How To Dispose of A Flag
- The U.S. Flag Code suggests that when a flag has served its useful purpose, “it should be destroyed, preferably by burning.” For individual citizens, this should be done discreetly so the act of destruction is not perceived as a protest or desecration.
- Many American Legion posts conduct disposal ceremonies of unserviceable flags, especially on Flag Day (June 14). Such ceremonies are particularly dignified and solemn occasions for the retirement of unserviceable flags.
- Take your old flags to your local American Legion post. They will be happy to retire your flags in their next disposal ceremony.
Title 4, United States Code, Chapter 1
As Adopted by the National Flag Conference, Washington, D.C., June 14-15, 1923, and Revised and Endorsed by the Second National Flag Conference, Washington, D.C., May 15, 1924. Revised and adopted at P.L. 623, 77th Congress, Second Session, June 22, 1942; as Amended by P.L. 829, 77th Congress, Second Session, December 22, 1942; P.L. 107 83rd Congress, 1st Session, July 9, 1953; P.L. 396, 83rd Congress, Second Session, June 14, 1954; P.L. 363, 90th Congress, Second Session, June 28, 1968; P.L. 344, 94th Congress, Second Session, July 7, 1976; P.L. 322, 103rd Congress, Second Session, September 13, 1994; P.L. 225, 105th Congress, Second Session, August 12, 1998; P.L. 80, 106th Congress, First Session, October 25, 1999; P.L. 110-41, 110th Congress, First Session, June 29, 2007; P.L. 110-181, 110th Congress, Second Session, January 28, 2008; P.L. 110-239, 110th Congress, Second Session, June 3, 2008, P.L. 110-417,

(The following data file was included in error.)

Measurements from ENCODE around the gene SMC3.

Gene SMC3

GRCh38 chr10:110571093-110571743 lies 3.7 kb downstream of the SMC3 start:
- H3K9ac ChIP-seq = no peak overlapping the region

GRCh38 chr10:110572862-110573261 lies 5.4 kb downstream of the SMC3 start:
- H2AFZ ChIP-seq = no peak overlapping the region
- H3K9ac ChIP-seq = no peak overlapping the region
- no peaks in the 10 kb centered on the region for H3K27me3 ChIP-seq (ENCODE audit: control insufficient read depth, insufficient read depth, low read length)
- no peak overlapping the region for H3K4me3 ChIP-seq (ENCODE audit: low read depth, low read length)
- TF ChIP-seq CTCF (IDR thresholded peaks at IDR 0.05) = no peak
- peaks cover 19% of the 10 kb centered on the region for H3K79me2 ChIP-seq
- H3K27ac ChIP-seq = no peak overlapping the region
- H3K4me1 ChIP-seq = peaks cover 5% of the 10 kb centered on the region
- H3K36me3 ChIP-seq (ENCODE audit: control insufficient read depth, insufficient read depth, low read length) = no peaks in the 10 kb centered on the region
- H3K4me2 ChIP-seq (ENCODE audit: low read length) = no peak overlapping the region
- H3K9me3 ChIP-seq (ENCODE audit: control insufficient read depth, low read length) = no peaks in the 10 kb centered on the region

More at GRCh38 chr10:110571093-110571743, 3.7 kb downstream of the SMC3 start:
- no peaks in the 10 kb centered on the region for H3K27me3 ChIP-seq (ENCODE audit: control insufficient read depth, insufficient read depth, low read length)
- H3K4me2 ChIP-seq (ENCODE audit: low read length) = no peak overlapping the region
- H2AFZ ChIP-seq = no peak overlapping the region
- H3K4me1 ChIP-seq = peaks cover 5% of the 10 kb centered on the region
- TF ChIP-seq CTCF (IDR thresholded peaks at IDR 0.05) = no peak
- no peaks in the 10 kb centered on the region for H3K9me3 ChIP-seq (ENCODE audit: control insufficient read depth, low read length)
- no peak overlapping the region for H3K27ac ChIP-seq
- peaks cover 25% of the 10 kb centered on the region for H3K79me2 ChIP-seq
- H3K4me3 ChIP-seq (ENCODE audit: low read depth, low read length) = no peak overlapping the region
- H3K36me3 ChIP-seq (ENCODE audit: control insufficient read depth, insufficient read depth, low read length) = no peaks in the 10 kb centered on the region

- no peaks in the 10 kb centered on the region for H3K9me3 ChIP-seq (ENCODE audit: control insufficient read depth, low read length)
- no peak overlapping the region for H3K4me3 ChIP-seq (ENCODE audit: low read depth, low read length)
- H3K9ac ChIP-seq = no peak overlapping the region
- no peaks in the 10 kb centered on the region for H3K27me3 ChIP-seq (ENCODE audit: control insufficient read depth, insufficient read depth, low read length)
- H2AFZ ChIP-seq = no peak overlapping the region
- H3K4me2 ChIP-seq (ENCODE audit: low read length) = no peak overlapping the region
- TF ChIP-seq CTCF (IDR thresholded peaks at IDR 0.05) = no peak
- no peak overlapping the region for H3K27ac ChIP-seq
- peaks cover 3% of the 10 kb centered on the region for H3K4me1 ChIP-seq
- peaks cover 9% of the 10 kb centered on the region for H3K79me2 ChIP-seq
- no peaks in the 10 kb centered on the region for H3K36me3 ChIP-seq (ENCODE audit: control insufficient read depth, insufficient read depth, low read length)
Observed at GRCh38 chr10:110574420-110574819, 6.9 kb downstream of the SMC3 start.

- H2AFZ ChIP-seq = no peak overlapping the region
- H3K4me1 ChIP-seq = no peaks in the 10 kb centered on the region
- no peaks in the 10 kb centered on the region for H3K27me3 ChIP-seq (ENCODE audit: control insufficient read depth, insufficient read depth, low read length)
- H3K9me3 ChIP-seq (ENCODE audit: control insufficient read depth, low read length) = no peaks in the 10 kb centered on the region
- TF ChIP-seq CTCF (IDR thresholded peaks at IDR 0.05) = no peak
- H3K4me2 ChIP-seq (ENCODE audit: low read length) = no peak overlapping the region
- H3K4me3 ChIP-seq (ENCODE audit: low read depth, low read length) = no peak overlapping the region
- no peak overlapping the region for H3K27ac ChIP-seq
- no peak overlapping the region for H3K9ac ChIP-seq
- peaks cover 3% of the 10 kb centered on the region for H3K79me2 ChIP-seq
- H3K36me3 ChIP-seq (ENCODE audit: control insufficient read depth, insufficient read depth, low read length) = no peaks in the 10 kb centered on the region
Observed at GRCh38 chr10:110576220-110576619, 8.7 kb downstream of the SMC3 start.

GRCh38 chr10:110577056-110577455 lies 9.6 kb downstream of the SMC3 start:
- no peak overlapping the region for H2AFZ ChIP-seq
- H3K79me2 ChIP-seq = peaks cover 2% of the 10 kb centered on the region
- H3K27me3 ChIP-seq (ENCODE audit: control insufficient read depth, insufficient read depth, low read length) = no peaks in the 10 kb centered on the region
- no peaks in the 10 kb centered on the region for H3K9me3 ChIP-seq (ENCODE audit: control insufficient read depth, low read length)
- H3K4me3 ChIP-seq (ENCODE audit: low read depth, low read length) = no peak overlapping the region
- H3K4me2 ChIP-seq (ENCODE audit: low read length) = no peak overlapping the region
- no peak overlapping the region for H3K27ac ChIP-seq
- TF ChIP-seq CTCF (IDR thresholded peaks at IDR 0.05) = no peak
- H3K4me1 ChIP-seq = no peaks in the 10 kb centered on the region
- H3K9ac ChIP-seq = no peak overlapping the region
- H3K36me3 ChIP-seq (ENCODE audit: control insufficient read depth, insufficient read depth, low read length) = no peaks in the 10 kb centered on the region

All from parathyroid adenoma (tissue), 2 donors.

When any camper walks into Mountaineer Boy’s State he can feel the strong sense of patriotism that fills the grounds. No symbol best exemplifies that sense of patriotism than the American Flag, and the man who has gone to great lengths to educate all campers about the meaning of the flag none other than Senior Counselor Robbie Robinson.